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9 everyday workplace behaviors your coworkers find stressful

Hello Giggles logo Hello Giggles 12/04/2018 Patrice J. Williams
a group of people sitting at a table © Getty Images

8 everyday workplace behaviors your coworkers find stressful You’ve been there before. And maybe you’re currently experiencing it while reading this.

You’ve been there before. And maybe you’re currently experiencing it while reading this. You’re at work, and maybe it’s the office gossip or the micromanager or the loud chewer or the weekly meeting that never seems to accomplish anything other than distracting you from your countless deadlines. You’re stressed! There’s no denying the various ways stress can affect your body, and when it’s workplace stress? It’s a Monday through Friday struggle. This is a totally normal feeling, and it’s no surprise that stress is on the rise for most Americans.

However, everyone’s idea of stress can be different. While you might enjoy the camaraderie of an open floor plan, another coworker may experience extreme discomfort. Or your talkative work wife who feels the need to tell everyone about her night might be hella annoying and even distracting to someone a few feet away. And pretty much everyone has had it up to here with the meaningless meetings.

To give you the tools you need to recognize annoying workplace behaviors in yourself and others, HelloGiggles spoke with a variety of experts to weigh in on common workplace stressors and how to alleviate them. It’s Stress Awareness Month — so there’s no better time to rethink how you relate to your coworkers.

1 The dreaded “talk”

“Any ‘I need to talk to you’ communication: be it an email, a text, a voicemail message, or a call [is stressful]. Requests from our colleagues that they need to speak to us harken back to scoldings and punishments we received from our parents as children,” says Dr. Paul Hokemeyer, a clinical and consulting psychotherapist.

2 Using a million different modes of communication

Wellness expert and co-founder of Stop, Breathe & Think Jamie Price says the sheer volume of office communication can be daunting for anyone. “It can be a struggle to stay up to speed with emails, messages, project-managing platforms, phone calls, and simple face-to-face conversations.”

3 Being a toxic coworker

There’s no doubt negative or downright annoying co-workers (gossipers, credit stealers, whiners, naysayers) can create a toxic environment. And according to author of The Hope-Driven Leader, Libby Gill, this negativity circulates.

“What makes this type of stress so challenging is that toxicity can spread from one person to another until the entire team feels burdened by undue pressure and negativity. Often, without even knowing why,” she says.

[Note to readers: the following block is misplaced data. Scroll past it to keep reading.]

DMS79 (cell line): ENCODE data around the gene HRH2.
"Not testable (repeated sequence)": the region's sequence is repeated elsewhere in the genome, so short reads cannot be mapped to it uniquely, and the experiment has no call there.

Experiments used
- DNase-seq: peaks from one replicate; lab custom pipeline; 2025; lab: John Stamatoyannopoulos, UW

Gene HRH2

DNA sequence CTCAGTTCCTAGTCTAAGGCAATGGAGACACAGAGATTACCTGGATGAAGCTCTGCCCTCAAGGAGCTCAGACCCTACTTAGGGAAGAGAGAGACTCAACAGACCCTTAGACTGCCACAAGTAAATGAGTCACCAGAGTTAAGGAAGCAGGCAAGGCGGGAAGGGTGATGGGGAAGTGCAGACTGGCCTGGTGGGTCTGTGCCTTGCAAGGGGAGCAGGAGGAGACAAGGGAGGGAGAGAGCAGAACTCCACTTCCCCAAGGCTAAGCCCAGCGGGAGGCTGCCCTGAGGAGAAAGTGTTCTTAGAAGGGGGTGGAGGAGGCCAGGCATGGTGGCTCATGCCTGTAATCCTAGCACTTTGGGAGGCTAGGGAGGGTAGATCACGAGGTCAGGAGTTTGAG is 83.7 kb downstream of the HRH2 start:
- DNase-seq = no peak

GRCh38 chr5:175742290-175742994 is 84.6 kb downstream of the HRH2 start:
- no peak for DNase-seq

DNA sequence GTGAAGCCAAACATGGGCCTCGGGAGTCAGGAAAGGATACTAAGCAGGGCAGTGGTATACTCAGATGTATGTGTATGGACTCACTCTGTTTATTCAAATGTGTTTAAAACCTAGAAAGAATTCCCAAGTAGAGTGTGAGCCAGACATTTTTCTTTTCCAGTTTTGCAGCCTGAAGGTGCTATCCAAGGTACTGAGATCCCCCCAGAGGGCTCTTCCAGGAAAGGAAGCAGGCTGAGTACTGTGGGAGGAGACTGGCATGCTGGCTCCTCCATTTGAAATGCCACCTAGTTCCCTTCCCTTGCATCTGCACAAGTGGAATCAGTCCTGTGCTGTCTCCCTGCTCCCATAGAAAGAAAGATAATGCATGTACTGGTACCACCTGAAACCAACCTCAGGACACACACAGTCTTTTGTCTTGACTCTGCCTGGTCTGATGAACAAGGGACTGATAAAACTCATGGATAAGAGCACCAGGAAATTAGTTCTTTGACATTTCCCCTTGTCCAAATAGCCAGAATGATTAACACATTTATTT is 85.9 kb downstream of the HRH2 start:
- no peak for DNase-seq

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4 Oversharing and habitual line-stepping

Talking too much about your Friday night conquest? You might be a line-stepper. Texas-based counselor Heidi McBain says, “These are the people that are talking about things that are not appropriate to be discussing at work, the people dominating conversations, interrupting your work, and not reading social cues that you’re busy. Basically, the people that are making your work environment an uncomfortable place for you and those around you.”

5 Not respecting an open floor plan

If your job ditched individual offices and cubicles and switched to side-by-side desks, then you know the annoyances of a co-worker popping gum or talking loudly. Dana Case, director of operations for MyCorporation.com, suggests plugging in earbuds (if your manager allows this) and listening to calming music. “This will help drown out the background noise while keeping you focused on the task at hand.”

6 Setting unproductive meetings

Lengthy meetings that lack a purpose are major time-wasters, says Evernote productivity expert Dorothy Spira, whose company has a “no agenda, no attenda” motto. “Longer meetings don’t necessarily lead to increased productivity or success and instead interrupt workflow, leading to rushed deliverables and that overwhelmed feeling.”

7 Constant change

This might not be something you’re doing, but it’s definitely a workplace stressor.

“One of the biggest work stressors I see is when people are dealing with constant change,” says Gill. She adds that this dread of the unknown and instability can create stress and physical symptoms, such as neck tension and an upset stomach.

8 Clutter, clutter everywhere

Spira says that a disorganized office or desk just leads to wasted time, and can cause stress for those around you. “Digital and physical clutter create unnecessary distractions, which decreases productivity and increases stress.”

While you’ve probably experienced one or more of the stressful situations listed here, and they can feel overwhelming, it’s important to take a step back and breathe. And it’s just as important to take a mental time-out if you realize you are the person who might be causing the workplace stress.

“When you’re experiencing workplace stress, keep the big picture in mind. Consider the role that your current job is playing in your long-term goal for the future,” says therapist Alisha Powell. “Get a good self-care regimen and do things outside of the workplace that recharge and refresh you.”

Many of the experts suggest communicating any grievances to a supervisor, evaluating why you’re feeling stressed, and exercising. Good luck — you got this!

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